The Phasing-Out Of Venice In The Social Studies Curriculum: No More Lessons To Be Learnt?, pp. 3 of 16

Fellow Austrian school economist of the Mises sub-camp in the USA, Murray Rothbard conceded that Zhuangzi of the Chinese Daoist philosophy to be the first to work out the idea of “spontaneous order” (Rothbard, 1990). Although eastern philosophies have often been labeled as ‘mystical’, there have been efforts, linked to developments in naturalism, to ground the latter in ontological and methodological (metaphysical) approaches (Kirby 2008, p. 115; Ryder, 2003, p. 64).[iii] From a certain perspective, the “natural laws and forces that operate the structure and behavior of the world” can be seen as the transcendental forces that govern the behavior of free markets, democracies, and living systems in environment. At a more ‘radical’ end, James March, Jack Steel Parker Professor of international management at Stanford business school, endorses the approach of Don Quixote, a knight (hidalgo) who embarked on a hopeful but unplanned journey against the background of a decadent and moral-less Spain and lending himself to help those who had been injustice; except his ‘victories’ were always achieved through a measure of “good luck and fortune” (Mooney 2014). Elsewhere, connecting with the Black Swan theory, which K. Mahbubani evokes in his book Can Singapore survive as a reason that can impact unfavorably on the Singapore’s survival, this author thinks that: 1) Black swan events are the “deviations” which Hayek talks about that the planners might have ignored in trying to come up with a “perfect” plan; 2)  the “deviations” or “events that are outside the bell curve” can be considered in context of the theories of “spontaneous order” and naturalism as either signals indicative of the forces “distorting” the system or lash backs which manifest when the system attempts to readjust itself back to equilibrium (Mahbubani, 2015, p. 13).

Coming up with a more definitive set of tenets or refining the theories of “spontaneous order” or naturalism does not mean that a scholar or central planner will have a complete view of the market, polity, or system because “he will never have enough information.” Also, clarifying the features of the naturalist approach does not fully resolve the rationalist-empiricist or subject-object debate; it does put naturalism in line with the rhetoric of more mainstream philosophers and promotes more (hopefully creative) perspectives of an observed phenomenon.[iv] This is where the “pragmatist” camp of Singapore leaders has certain advantage, Mahbubani (2015) describes this as being willing to invite and incorporate critic’s ideas in a “Big tent” approach.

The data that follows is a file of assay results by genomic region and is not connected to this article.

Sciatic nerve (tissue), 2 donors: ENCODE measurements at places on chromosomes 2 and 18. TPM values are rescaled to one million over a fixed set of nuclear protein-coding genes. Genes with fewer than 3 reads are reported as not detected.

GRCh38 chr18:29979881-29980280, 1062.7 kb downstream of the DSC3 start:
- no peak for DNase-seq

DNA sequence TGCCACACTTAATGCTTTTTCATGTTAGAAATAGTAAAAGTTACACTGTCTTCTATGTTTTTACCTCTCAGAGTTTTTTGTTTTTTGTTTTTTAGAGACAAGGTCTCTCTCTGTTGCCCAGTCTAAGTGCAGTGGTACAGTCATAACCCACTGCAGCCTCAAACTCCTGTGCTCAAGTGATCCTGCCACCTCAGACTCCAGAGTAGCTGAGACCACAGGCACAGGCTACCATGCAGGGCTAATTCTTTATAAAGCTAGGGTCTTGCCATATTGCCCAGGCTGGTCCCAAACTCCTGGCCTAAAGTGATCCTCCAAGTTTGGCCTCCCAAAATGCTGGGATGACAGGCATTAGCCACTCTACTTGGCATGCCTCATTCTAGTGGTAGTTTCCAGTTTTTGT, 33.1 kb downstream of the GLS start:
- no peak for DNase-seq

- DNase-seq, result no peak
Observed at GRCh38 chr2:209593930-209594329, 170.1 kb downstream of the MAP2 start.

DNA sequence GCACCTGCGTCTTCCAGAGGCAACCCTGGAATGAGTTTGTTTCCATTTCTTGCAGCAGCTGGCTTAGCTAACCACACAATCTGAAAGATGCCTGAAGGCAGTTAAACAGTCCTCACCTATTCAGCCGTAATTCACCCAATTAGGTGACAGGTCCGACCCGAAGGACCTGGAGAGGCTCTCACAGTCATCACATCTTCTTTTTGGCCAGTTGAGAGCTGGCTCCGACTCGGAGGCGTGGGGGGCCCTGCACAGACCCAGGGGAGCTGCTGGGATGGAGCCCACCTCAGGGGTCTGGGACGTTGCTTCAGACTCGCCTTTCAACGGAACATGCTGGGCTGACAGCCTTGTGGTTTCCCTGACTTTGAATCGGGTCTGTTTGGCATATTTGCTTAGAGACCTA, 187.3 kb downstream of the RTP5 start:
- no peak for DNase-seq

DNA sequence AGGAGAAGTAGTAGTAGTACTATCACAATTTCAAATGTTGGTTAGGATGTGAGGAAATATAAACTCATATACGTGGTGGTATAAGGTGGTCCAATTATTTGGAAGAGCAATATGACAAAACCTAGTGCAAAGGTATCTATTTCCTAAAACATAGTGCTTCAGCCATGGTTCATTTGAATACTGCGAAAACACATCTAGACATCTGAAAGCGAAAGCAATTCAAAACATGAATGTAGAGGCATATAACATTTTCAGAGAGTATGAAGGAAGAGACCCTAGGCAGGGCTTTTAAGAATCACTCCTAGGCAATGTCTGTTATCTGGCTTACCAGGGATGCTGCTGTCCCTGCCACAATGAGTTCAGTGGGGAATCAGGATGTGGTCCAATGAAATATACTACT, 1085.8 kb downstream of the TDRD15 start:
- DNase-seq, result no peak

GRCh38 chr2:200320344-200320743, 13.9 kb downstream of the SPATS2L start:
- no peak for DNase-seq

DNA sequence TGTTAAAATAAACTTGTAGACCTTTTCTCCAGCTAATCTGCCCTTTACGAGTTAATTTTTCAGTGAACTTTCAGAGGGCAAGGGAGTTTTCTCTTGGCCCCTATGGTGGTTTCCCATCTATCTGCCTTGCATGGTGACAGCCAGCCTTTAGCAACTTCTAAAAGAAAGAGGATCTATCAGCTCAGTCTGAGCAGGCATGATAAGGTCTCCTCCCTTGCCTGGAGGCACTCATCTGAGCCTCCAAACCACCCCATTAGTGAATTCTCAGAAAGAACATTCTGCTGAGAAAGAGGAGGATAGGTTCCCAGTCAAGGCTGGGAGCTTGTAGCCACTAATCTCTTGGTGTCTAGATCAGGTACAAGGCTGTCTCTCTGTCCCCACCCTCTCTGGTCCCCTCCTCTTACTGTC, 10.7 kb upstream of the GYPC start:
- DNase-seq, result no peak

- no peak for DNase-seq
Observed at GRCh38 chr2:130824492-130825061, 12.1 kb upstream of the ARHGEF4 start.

What do ideas in “spontaneous order” and “naturalism” have anything to do with Annales history? Founded by Marc Bloch and Lucien Febvre in 1929, the school pioneered an approach to a study of long-term historical structures (longue durée), which later also included geography, material culture, and psychology of the epoch (mentalités), over events and political transformations. Fernand Braudel became the leader of the second generation of Annalists after 1945. Braudel's book, The Mediterranean and the Mediterranean World in the Age of Philip II was not only his most influential work but also the most panoramic and representative of the Annales-school approach. The Mediterranean conceives time transpiration at three levels: the first level is geographical time, and is the time transition of the environment, with its slow, almost imperceptible change, and its repetition and cycles. The second level involves long-term social, economic, and cultural history, where particular patterns in the Mediterranean economy, social groupings, empires and civilisations over two or three centuries are discussed. The third level of time is that of events as well as the history of individuals. Clearly, when time is stretched long enough, the history of human societies is subsumed under the history of the geography and the environment (Braudel, 1996).

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An Inspiring Quote

"[Open-mindedness] includes an active desire to listen to more sides than one; to give heed to facts from whatever source they come; to give full attention to alternative possibilities; to recognize the possibility of error even in the beliefs that are dearest to us."

~ John Dewey, How We Think

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